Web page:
Why You Should Care About the Fiscal Cliff

The president of the Committee for a Responsible Federal Budget and the head of the non-partisan Campaign to Fix the Debt explains the fiscal cliff and why politicians are still wrangling over it

by Lesley Kennedy • MORE.com Reporter
maya macguineas image
Maya MacGuineas, head of the Campaign to Fix the Debt, says going over the fiscal cliff would be "devastating."
Photograph: Campaign to Fix the Debt

MM: One part of it is politics. You haven’t seen a lot of working together recently. Two, it’s really hard. In this country, we have been borrowing beyond our means for decades. Undoing that means doing all the difficult policies—raising revenue, cutting spending, reforming entitlement programs—things that can be done in a smart and thoughtful way, but they’re still politically difficult. And third, until recently, I don’t think the public understood how important (dealing with the nation’s debt) is. … Until recently, I think deficits were really just a confusing and removed issue. Now I think people can see that it’s different, but not all that different, from a household. You can’t borrow beyond your means with no plans to repay it indefinitely.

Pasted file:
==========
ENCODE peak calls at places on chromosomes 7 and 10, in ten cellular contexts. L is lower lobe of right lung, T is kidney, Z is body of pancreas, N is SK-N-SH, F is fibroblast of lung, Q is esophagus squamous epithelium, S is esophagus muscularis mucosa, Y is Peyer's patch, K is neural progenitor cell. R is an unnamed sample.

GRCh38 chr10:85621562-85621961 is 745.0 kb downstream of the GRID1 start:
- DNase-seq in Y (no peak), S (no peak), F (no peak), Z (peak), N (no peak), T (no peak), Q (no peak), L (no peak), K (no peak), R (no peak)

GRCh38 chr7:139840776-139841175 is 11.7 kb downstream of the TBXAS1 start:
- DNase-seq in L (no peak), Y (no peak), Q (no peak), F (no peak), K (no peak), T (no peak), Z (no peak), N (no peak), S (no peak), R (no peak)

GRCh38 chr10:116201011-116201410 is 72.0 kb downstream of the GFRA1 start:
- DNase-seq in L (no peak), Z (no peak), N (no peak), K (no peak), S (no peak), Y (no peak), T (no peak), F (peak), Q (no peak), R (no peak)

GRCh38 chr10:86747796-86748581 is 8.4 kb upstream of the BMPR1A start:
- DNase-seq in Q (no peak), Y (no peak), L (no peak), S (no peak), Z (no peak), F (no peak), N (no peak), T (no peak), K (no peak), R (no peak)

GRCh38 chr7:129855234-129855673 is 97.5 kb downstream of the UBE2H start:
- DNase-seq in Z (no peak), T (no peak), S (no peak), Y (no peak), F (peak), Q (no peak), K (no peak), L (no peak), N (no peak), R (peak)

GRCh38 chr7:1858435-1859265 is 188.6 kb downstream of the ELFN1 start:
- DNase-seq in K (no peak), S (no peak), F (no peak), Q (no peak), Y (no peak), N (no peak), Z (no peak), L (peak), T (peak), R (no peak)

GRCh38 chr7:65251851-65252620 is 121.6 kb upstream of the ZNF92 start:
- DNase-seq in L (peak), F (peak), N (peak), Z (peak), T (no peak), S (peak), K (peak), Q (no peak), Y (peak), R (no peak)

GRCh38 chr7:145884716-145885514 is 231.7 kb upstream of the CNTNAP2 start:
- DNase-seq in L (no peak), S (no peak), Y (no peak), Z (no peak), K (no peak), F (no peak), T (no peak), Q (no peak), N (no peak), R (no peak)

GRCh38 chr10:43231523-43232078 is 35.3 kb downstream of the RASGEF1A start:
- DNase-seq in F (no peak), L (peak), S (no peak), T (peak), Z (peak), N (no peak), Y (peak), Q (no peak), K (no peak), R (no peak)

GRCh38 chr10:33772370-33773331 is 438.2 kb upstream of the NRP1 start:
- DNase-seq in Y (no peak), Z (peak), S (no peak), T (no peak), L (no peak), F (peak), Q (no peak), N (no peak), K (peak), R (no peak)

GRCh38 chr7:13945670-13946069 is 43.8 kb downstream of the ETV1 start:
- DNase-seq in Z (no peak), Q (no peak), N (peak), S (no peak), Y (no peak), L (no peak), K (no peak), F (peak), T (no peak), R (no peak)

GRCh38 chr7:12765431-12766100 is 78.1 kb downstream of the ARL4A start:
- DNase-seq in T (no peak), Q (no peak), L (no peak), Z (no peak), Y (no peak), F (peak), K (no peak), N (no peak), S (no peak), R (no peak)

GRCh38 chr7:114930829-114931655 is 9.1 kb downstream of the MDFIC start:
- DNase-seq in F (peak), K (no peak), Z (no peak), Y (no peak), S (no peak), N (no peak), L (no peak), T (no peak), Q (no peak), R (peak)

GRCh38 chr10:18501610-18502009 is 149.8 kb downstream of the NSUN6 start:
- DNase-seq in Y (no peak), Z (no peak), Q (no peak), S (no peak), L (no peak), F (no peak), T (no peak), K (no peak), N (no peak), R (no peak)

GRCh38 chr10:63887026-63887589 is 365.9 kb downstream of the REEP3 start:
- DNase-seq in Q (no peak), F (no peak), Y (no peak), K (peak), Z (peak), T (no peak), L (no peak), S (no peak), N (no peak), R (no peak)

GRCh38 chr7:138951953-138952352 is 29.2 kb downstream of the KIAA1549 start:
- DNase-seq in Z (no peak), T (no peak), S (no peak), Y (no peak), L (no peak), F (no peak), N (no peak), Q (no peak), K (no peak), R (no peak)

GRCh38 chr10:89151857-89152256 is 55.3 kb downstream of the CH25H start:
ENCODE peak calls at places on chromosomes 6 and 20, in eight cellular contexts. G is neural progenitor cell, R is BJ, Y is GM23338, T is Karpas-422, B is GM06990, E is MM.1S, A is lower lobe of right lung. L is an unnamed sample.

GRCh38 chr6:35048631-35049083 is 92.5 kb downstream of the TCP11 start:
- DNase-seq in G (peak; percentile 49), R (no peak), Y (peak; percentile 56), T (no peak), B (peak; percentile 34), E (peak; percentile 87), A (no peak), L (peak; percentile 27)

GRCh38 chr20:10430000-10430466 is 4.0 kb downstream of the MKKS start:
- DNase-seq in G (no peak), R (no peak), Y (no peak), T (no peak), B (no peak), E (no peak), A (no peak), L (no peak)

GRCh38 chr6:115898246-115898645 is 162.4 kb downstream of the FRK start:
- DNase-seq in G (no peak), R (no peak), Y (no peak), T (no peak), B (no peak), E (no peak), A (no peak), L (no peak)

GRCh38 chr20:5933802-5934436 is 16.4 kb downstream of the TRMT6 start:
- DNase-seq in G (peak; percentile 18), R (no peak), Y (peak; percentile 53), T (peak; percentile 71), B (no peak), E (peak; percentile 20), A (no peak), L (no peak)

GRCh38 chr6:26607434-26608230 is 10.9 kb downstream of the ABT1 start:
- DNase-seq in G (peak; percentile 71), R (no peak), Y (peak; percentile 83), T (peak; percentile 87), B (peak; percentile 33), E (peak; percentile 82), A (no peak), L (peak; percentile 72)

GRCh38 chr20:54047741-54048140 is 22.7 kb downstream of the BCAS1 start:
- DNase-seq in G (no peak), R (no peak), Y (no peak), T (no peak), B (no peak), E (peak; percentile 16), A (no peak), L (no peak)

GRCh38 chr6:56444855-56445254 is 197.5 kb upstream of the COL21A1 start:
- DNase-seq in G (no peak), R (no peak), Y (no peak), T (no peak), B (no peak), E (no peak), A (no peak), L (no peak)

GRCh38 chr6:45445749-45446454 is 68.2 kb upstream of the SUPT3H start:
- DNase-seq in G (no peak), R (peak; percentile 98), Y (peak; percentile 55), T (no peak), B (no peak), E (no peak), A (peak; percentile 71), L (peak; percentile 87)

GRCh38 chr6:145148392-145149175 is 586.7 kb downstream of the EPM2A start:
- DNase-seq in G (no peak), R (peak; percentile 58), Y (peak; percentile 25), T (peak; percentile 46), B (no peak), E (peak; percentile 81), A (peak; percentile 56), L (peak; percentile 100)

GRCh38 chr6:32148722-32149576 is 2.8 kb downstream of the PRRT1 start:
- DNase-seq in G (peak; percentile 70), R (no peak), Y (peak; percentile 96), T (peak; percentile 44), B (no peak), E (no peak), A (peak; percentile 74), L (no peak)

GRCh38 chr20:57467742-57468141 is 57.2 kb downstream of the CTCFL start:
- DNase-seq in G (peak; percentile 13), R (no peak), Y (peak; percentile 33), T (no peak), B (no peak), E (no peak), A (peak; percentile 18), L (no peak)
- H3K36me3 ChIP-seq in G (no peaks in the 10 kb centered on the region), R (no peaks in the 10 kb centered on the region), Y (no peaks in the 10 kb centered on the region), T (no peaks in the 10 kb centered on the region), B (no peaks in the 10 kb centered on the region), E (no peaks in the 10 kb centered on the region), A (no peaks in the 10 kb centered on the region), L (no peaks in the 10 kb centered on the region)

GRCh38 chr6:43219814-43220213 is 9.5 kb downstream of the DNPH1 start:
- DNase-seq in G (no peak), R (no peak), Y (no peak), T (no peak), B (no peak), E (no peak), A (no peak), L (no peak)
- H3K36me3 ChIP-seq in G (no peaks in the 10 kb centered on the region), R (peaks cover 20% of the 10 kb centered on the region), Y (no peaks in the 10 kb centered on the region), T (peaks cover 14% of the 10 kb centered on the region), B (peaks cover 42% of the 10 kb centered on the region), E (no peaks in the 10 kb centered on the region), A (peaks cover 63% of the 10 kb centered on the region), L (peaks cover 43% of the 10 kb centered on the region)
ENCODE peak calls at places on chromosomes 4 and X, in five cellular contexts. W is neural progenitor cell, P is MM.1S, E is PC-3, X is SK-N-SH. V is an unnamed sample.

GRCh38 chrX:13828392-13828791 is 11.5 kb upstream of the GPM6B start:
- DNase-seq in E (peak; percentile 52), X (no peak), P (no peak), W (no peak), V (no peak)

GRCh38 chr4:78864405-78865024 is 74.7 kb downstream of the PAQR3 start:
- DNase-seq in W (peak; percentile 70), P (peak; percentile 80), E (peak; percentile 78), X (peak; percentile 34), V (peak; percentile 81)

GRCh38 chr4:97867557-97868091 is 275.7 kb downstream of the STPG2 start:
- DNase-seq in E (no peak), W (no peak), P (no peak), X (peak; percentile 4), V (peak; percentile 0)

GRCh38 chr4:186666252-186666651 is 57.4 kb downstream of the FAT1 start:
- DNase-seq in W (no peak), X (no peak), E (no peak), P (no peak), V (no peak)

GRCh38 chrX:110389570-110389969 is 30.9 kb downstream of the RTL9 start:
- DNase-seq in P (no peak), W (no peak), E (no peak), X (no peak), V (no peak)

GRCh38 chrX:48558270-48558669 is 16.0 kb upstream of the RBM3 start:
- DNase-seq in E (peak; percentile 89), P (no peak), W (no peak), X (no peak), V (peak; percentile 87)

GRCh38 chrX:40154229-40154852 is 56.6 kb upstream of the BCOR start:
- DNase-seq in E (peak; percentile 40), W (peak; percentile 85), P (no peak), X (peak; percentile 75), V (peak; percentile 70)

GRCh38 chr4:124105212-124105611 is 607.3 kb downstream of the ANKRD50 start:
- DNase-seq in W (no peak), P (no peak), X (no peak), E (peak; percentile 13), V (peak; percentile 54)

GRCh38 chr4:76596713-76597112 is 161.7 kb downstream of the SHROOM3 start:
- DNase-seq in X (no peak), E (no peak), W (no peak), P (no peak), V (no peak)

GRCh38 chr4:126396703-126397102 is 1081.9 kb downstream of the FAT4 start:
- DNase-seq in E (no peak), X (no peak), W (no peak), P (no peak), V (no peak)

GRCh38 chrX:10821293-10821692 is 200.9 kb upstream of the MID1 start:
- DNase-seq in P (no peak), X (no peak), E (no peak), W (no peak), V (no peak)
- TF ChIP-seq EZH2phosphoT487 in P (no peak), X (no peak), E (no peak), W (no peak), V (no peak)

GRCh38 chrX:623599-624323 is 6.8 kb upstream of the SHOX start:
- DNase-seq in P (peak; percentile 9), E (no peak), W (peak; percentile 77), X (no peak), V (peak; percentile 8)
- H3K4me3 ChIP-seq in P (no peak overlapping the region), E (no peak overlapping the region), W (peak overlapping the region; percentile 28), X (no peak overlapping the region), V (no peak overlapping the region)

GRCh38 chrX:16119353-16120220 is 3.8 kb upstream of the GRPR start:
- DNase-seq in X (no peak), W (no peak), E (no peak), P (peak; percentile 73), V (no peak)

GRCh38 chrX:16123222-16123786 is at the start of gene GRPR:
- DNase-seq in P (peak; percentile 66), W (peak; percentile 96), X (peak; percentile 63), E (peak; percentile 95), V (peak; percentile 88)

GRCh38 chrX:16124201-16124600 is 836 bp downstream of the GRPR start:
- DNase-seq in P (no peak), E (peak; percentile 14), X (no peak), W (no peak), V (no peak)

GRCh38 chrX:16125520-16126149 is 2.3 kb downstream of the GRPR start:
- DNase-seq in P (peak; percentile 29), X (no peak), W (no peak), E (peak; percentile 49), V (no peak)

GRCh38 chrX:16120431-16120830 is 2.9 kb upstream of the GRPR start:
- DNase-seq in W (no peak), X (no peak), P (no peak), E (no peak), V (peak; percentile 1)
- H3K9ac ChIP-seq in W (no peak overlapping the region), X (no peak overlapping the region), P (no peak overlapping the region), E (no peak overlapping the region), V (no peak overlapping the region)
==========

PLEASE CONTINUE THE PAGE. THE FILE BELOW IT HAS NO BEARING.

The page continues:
MORE: Do you think an agreement will be reached?

MM: The mood changes so regularly, it’s very hard to see behind the curtain here. We’re talking with everybody on all sides, and I truly believe they care about getting a deal and they understand how important it is for the country. I think we won’t go off of the cliff.

MORE: What would going off the fiscal cliff mean to MORE readers?

MM: It’s devastating. Recessions are bad enough, in that they come along in a regular business cycle and hurt people so badly, but for the country to have a self-imposed recession is truly unforgiveable. There are so many jobs that are on the line, that if we were to go off of the cliff and start seeing more joblessness instead of less it would be a devastating set-back. It will have an effect on wages, it will have an effect on the stock market. Basically, we could all become both poorer and more uncertain.

As the chief economist for the White House said, some of the biggest damage would come from the psychological damage that comes from saying our government truly can’t govern.

MORE: What can each of us do?

MM: People should pick up the phone and call their members of Congress and write them letters and say we want you to work together to fix the problems of the deficit and the debt in this country. There’s nothing high-tech or magic about it. Politicians don’t like to do hard things – just like none of us do – so they need to hear that you are watching and that you care.

Next: 11 Last-Minute Tax Moves to Make in 2012

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